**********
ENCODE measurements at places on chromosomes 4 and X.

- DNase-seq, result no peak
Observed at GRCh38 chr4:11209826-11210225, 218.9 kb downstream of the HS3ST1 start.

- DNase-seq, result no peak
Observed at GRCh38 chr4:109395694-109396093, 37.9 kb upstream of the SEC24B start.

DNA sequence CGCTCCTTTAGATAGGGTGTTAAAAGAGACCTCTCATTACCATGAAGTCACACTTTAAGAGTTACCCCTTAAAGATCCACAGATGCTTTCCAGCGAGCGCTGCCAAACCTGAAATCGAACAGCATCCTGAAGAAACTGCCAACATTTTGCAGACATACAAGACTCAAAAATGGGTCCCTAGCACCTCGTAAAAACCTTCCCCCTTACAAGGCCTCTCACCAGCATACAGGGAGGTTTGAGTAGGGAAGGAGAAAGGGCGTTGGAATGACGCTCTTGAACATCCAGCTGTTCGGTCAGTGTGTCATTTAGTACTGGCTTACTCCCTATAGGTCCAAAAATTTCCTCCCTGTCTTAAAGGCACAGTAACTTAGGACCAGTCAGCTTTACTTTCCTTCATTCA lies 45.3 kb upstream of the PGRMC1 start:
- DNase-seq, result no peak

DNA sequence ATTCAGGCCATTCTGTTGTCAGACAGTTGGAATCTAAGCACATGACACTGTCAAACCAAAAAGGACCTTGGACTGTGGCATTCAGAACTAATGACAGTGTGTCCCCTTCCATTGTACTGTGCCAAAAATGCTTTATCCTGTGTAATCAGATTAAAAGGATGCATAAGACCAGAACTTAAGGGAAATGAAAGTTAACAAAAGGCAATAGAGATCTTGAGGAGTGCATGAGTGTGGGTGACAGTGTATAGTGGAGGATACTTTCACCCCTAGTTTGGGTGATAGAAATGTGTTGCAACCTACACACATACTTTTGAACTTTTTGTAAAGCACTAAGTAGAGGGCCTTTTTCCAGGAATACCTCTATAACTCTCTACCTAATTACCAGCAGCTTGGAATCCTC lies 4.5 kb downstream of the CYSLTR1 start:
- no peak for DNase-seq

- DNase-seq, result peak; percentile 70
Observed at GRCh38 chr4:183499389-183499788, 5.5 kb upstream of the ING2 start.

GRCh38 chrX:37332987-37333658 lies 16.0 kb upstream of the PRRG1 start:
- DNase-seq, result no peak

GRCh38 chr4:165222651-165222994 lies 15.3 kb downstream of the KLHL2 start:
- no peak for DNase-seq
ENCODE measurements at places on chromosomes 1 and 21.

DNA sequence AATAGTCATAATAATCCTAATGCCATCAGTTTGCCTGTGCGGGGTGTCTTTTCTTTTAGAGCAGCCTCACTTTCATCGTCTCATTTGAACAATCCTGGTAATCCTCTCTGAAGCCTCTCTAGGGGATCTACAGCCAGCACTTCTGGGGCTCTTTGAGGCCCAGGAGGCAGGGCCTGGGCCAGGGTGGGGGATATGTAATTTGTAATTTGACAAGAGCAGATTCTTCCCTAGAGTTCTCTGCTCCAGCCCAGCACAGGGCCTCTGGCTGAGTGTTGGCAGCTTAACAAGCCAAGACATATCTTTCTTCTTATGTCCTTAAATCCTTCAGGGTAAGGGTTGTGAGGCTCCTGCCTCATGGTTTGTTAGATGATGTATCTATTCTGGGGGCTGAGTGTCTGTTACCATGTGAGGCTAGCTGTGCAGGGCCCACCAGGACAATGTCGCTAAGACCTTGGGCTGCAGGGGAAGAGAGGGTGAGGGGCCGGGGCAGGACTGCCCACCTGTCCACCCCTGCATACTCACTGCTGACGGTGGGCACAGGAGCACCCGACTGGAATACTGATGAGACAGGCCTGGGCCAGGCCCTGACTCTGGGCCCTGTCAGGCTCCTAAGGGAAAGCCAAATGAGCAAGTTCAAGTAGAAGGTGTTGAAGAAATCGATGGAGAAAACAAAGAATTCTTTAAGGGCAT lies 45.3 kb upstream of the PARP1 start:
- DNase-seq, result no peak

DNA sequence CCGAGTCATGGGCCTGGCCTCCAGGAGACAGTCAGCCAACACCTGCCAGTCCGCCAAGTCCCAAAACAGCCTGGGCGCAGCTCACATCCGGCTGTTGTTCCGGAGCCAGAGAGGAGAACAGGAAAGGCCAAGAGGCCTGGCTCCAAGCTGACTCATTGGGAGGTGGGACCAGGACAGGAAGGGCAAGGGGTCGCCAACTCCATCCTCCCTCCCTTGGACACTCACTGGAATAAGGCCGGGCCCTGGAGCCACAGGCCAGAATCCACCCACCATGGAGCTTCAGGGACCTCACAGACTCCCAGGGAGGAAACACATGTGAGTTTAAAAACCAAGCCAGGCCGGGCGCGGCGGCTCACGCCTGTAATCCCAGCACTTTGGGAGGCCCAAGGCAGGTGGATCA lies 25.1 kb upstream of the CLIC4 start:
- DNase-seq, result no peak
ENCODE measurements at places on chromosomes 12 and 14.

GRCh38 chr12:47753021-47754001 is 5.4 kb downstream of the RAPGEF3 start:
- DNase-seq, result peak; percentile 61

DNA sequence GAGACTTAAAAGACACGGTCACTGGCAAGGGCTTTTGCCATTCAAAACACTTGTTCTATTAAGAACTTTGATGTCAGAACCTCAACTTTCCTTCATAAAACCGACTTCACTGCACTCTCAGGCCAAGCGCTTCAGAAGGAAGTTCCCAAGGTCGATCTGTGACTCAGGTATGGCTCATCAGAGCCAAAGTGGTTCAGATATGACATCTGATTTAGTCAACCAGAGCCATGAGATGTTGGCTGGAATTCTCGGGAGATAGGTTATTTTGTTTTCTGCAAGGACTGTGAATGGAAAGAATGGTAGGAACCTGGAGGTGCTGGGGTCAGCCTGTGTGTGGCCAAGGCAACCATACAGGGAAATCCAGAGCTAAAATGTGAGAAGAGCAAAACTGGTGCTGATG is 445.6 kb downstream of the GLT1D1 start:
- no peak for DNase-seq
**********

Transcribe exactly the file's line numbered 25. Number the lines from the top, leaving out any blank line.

- no peak for DNase-seq